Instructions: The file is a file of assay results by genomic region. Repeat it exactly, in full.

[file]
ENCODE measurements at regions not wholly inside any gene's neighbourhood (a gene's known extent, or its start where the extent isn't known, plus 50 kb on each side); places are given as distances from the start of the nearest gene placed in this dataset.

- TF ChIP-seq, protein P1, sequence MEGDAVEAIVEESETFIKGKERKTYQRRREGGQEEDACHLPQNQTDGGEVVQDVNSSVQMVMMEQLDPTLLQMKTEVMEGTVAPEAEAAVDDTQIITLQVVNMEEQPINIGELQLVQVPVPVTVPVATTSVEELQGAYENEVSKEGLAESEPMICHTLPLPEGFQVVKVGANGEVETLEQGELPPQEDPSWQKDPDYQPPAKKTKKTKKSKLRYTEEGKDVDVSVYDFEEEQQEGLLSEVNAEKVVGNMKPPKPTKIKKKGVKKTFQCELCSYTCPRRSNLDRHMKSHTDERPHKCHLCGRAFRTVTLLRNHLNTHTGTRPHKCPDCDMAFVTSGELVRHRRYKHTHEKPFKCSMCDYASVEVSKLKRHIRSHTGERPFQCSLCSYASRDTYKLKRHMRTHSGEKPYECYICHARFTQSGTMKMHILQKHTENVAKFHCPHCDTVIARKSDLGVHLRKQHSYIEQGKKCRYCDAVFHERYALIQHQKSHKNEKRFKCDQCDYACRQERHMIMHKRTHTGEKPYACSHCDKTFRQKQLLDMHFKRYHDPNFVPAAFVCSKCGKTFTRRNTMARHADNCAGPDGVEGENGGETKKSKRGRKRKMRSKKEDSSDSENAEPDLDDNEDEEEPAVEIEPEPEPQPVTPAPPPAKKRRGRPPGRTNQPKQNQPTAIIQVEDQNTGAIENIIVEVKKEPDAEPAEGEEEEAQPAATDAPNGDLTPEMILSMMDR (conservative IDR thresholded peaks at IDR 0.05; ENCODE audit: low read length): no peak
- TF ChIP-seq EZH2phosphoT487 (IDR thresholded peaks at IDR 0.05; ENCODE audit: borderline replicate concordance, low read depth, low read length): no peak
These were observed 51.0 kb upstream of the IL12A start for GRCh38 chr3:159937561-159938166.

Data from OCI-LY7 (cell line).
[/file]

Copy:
ENCODE measurements at regions not wholly inside any gene's neighbourhood (a gene's known extent, or its start where the extent isn't known, plus 50 kb on each side); places are given as distances from the start of the nearest gene placed in this dataset.

- TF ChIP-seq, protein P1, sequence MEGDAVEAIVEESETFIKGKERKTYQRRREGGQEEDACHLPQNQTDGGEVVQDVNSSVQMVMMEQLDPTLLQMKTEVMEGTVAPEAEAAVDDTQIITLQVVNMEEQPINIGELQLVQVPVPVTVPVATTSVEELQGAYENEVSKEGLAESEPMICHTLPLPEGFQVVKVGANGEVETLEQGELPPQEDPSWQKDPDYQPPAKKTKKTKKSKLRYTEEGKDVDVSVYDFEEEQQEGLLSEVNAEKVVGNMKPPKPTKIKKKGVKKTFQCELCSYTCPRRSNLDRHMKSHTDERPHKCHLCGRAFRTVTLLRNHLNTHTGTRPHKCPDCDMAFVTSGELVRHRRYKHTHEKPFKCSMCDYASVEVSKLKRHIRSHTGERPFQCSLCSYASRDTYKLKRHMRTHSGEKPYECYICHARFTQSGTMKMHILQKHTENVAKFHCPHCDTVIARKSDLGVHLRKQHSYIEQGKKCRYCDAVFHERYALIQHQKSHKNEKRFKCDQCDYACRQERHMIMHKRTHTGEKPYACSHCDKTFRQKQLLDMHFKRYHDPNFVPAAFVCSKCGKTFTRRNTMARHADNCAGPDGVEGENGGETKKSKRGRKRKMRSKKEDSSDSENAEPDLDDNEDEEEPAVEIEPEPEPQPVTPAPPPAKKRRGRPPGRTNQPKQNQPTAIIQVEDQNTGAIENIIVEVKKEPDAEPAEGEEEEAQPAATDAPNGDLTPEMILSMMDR (conservative IDR thresholded peaks at IDR 0.05; ENCODE audit: low read length): no peak
- TF ChIP-seq EZH2phosphoT487 (IDR thresholded peaks at IDR 0.05; ENCODE audit: borderline replicate concordance, low read depth, low read length): no peak
These were observed 51.0 kb upstream of the IL12A start for GRCh38 chr3:159937561-159938166.

Data from OCI-LY7 (cell line).